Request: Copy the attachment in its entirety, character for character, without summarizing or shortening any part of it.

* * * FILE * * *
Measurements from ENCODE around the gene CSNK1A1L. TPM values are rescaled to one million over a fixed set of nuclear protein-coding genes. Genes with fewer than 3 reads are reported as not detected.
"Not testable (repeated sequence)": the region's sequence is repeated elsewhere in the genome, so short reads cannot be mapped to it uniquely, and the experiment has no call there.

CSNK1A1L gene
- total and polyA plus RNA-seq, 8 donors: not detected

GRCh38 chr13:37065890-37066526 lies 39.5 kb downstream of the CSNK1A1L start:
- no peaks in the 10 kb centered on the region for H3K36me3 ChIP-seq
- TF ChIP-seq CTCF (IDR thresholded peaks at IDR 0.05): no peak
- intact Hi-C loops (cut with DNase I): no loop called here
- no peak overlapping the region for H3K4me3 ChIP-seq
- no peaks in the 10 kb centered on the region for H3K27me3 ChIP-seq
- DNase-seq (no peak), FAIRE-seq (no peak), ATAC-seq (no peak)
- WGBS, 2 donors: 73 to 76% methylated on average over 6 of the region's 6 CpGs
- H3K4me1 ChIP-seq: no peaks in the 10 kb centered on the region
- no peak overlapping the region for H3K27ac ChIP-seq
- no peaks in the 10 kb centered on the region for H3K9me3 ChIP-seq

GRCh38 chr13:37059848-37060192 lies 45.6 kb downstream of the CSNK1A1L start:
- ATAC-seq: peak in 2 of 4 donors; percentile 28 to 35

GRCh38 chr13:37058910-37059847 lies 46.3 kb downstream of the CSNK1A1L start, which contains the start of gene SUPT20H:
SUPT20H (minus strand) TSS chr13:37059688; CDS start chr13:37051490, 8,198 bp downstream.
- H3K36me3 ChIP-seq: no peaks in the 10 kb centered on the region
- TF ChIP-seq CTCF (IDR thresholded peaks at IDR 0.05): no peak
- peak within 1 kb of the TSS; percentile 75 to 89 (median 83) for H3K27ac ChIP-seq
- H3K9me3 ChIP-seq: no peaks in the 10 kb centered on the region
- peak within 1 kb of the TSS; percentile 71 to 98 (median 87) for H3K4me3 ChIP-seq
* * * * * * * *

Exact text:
Measurements from ENCODE around the gene CSNK1A1L. TPM values are rescaled to one million over a fixed set of nuclear protein-coding genes. Genes with fewer than 3 reads are reported as not detected.
"Not testable (repeated sequence)": the region's sequence is repeated elsewhere in the genome, so short reads cannot be mapped to it uniquely, and the experiment has no call there.

CSNK1A1L gene
- total and polyA plus RNA-seq, 8 donors: not detected

GRCh38 chr13:37065890-37066526 lies 39.5 kb downstream of the CSNK1A1L start:
- no peaks in the 10 kb centered on the region for H3K36me3 ChIP-seq
- TF ChIP-seq CTCF (IDR thresholded peaks at IDR 0.05): no peak
- intact Hi-C loops (cut with DNase I): no loop called here
- no peak overlapping the region for H3K4me3 ChIP-seq
- no peaks in the 10 kb centered on the region for H3K27me3 ChIP-seq
- DNase-seq (no peak), FAIRE-seq (no peak), ATAC-seq (no peak)
- WGBS, 2 donors: 73 to 76% methylated on average over 6 of the region's 6 CpGs
- H3K4me1 ChIP-seq: no peaks in the 10 kb centered on the region
- no peak overlapping the region for H3K27ac ChIP-seq
- no peaks in the 10 kb centered on the region for H3K9me3 ChIP-seq

GRCh38 chr13:37059848-37060192 lies 45.6 kb downstream of the CSNK1A1L start:
- ATAC-seq: peak in 2 of 4 donors; percentile 28 to 35

GRCh38 chr13:37058910-37059847 lies 46.3 kb downstream of the CSNK1A1L start, which contains the start of gene SUPT20H:
SUPT20H (minus strand) TSS chr13:37059688; CDS start chr13:37051490, 8,198 bp downstream.
- H3K36me3 ChIP-seq: no peaks in the 10 kb centered on the region
- TF ChIP-seq CTCF (IDR thresholded peaks at IDR 0.05): no peak
- peak within 1 kb of the TSS; percentile 75 to 89 (median 83) for H3K27ac ChIP-seq
- H3K9me3 ChIP-seq: no peaks in the 10 kb centered on the region
- peak within 1 kb of the TSS; percentile 71 to 98 (median 87) for H3K4me3 ChIP-seq